Intel And The Problem With Autonomous Cars

One of the most advanced public AI efforts is focused on the creation of Autonomous Cars.  This week Intel had an analyst event where they brought together their experts to discuss several strategic initiatives. One of the largest is their Autonomous Car effort.  This effort isn’t just about cars. It will likely form the foundation for autonomous robots and other systems to interact autonomously with the world.  I think it is far more significant, not just concerning Intel, but concerning our collective future than most realize.  

There is a big issue that most of the industry seems to be ignoring, and that is that a critical mass of potential car buyers don’t trust the technology and are unlikely to buy or use it.   Intel isn’t like most and feels strongly that the push should make the technology safe and put the related risks in perspective.  This result is so that the first expected Autonomous Car accidents don’t result in either a ban or a refusal to buy the technology, either of which would set back the deployment years.   

On the call was Marjory Blumenthal from the Rand Corporation and one of those doing the core research on the topic. Jack Weast, one of the top executives out of Intel’s Mobileye Autonomous Car division.  

The Need For Perspective

In the first year of autonomous cars, 1,000 people lose their lives due to system failures.   I pulled that number out of thin air, but there are currently around 36K people killed in automobile accidents a year now, so taking that down to 1,000 would seem reasonable, but it could also be way low.  Given that autonomous cars are designed to prevent more than 90% of automotive deaths, that would still leave around 3.6K people dying from cars, and autonomous cars at that, a year.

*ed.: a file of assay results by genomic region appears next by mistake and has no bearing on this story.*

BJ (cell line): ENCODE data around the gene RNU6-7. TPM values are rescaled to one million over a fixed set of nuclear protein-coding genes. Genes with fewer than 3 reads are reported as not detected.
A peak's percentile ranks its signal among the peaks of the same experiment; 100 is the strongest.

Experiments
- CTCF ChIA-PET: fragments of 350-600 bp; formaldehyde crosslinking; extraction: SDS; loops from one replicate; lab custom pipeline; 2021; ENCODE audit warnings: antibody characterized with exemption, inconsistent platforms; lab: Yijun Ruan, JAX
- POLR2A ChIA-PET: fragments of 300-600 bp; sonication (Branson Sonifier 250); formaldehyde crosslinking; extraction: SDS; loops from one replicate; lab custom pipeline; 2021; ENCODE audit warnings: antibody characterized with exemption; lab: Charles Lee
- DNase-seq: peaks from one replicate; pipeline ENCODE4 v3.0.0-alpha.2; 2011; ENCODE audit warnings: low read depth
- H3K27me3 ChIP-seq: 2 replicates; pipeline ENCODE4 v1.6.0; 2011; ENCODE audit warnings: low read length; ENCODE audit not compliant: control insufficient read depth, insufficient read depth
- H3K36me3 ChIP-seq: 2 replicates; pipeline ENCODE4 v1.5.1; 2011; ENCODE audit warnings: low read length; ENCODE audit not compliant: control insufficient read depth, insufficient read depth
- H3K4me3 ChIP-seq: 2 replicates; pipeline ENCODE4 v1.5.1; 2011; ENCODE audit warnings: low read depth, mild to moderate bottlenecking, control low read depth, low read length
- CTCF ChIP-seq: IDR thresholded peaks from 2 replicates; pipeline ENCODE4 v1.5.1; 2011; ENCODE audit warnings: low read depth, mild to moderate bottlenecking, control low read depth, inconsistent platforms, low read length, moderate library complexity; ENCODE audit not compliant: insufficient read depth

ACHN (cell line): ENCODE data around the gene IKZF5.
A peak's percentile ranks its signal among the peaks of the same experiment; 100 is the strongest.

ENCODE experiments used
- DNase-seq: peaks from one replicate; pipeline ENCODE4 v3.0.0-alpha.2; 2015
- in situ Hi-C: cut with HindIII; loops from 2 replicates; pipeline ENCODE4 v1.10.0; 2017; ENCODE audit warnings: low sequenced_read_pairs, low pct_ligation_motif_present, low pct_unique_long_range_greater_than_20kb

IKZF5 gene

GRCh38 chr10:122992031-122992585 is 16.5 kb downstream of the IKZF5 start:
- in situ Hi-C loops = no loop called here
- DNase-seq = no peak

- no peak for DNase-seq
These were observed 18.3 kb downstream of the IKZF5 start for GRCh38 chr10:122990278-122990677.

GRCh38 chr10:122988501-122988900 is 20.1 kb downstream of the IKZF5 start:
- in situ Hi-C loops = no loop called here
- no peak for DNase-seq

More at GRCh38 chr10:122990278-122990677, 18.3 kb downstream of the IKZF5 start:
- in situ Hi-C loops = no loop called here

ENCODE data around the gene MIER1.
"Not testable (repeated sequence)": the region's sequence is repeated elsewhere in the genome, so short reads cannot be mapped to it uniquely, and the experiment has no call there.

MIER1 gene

So if you were to read a headline that said 3,600 people died in autonomous cars, you’d likely feel that isn’t the technology for you.  But if you instead realized that without autonomous cars, that number would be closer to 36K, your perspective would likely change a lot.  However, we tend to look at the risk with anything new in a vacuum, not as a comparative.  For instance, electric cars in general and Tesla’s, in particular, are generally safer than gas-powered cars but, whenever one wreck, because they are different, they tend to be top of the news. At the same time, the thousands of people who die every day in gas cars are not.  I know this genuinely aggravates Elon Musk because it is inherently unfair; he exceeds most other cars’ safety requirements significantly. His company gets pounded for every failure and gets almost no ink because his cars are a little like tanks.  They even broke the Consumer Reports tests one year.  (Granted, Tesla has other issues).  

While not calling out Tesla by name, there is an industry concern that Tesla is over-promising on its decent level 2+ system, which lags GM’s offering and isn’t yet Level 3 (autonomous freeway) or Level 4 (autonomous city) capable.  Implying your system is more advanced than it will result in avoidable accidents and deaths, potentially raising even more concerns about these systems and significantly setting back the effort.  

Wrapping Up:  

People aren’t yet convinced that autonomous driving systems are for them and have legitimate concerns about their safety, liability, and reliability.  They also have issues giving up driving control to a computer.  Autonomous driving could save tens of thousands of lives in the US and hundreds of thousands of lives worldwide.  However, if these systems aren’t put in perspective, any problems with them will be overblown, and the life-saving potential could be significantly reduced.  Also, over-promising on any autonomous driving system could lead to avoidable accidents and further degradation of consumer confidence, making it harder to drive adoption and push back the solution’s life-saving potential.  

In the end, Intel is correct that the problem isn’t the technology that is advancing at impressive speeds but the impression of the technology which has little connection to reality.  Correcting this impression problem will have a lot to do with how quickly we can significantly reduce the massive numbers of lives lost to cars.